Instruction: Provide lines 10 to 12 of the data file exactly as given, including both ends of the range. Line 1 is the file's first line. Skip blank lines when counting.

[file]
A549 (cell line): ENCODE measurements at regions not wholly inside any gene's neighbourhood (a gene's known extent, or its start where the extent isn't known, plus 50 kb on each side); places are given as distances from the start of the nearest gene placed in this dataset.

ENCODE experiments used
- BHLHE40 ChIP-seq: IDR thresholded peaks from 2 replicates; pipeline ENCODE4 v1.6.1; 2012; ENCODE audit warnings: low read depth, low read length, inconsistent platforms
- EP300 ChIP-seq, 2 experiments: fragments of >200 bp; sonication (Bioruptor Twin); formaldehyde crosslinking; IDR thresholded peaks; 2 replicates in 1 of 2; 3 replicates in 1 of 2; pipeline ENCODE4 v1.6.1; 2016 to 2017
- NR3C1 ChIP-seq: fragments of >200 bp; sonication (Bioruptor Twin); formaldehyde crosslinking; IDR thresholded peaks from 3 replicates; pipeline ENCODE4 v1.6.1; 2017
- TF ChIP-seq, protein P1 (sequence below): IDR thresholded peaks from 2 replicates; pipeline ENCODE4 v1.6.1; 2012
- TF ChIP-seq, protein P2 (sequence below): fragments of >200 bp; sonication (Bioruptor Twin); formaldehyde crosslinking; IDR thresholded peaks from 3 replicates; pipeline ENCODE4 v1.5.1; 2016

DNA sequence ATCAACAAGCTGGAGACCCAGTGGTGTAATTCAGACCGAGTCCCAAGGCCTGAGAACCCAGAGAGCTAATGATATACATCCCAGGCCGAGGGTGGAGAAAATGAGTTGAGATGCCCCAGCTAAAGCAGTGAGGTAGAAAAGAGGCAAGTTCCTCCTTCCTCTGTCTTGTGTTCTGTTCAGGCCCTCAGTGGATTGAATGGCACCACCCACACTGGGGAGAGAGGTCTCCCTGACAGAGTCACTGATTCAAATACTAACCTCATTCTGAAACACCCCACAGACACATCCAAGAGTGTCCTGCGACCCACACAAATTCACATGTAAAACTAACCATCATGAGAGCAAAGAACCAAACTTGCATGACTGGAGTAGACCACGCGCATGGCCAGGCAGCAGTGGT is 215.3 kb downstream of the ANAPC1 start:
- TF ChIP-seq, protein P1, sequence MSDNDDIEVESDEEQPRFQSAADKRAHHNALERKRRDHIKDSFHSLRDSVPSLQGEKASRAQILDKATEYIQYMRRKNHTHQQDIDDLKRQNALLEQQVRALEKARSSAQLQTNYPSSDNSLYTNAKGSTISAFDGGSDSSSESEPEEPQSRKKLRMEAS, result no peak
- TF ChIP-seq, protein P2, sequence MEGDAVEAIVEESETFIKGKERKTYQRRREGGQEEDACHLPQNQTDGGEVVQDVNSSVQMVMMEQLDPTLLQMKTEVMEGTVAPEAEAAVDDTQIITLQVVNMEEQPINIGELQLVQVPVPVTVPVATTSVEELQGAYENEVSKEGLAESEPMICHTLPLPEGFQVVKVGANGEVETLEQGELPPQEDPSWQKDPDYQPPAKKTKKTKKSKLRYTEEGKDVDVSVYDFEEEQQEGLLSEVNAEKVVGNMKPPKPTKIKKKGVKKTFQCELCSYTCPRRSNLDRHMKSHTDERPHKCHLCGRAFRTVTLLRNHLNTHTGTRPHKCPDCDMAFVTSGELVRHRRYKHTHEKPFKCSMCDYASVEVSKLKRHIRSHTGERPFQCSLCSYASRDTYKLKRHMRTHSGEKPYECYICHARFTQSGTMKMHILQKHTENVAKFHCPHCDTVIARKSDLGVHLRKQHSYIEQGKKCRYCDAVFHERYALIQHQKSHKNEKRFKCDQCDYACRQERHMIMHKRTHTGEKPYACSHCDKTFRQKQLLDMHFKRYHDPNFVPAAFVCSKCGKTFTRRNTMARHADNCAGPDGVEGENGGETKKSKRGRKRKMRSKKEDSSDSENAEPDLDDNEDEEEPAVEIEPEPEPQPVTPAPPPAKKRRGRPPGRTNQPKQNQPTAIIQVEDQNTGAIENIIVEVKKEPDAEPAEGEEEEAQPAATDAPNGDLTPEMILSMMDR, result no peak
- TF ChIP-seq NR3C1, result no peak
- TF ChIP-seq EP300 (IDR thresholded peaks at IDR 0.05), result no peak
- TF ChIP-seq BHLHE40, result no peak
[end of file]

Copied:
- TF ChIP-seq, protein P2, sequence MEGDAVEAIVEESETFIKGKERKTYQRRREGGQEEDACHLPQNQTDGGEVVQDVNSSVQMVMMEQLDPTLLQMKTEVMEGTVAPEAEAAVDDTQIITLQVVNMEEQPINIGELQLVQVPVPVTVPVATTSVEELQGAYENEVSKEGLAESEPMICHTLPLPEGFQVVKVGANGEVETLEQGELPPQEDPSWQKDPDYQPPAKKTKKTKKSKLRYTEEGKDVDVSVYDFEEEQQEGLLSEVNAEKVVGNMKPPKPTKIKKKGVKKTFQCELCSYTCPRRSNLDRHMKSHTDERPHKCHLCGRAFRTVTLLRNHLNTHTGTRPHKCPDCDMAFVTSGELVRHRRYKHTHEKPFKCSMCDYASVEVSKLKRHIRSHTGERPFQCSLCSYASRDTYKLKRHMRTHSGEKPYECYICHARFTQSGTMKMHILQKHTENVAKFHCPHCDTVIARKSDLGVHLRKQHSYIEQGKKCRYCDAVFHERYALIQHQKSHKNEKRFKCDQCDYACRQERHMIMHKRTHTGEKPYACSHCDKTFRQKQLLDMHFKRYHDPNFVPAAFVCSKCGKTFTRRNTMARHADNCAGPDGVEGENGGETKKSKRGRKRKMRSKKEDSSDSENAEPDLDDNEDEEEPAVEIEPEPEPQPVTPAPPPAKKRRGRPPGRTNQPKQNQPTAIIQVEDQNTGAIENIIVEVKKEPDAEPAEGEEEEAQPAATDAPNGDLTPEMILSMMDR, result no peak
- TF ChIP-seq NR3C1, result no peak
- TF ChIP-seq EP300 (IDR thresholded peaks at IDR 0.05), result no peak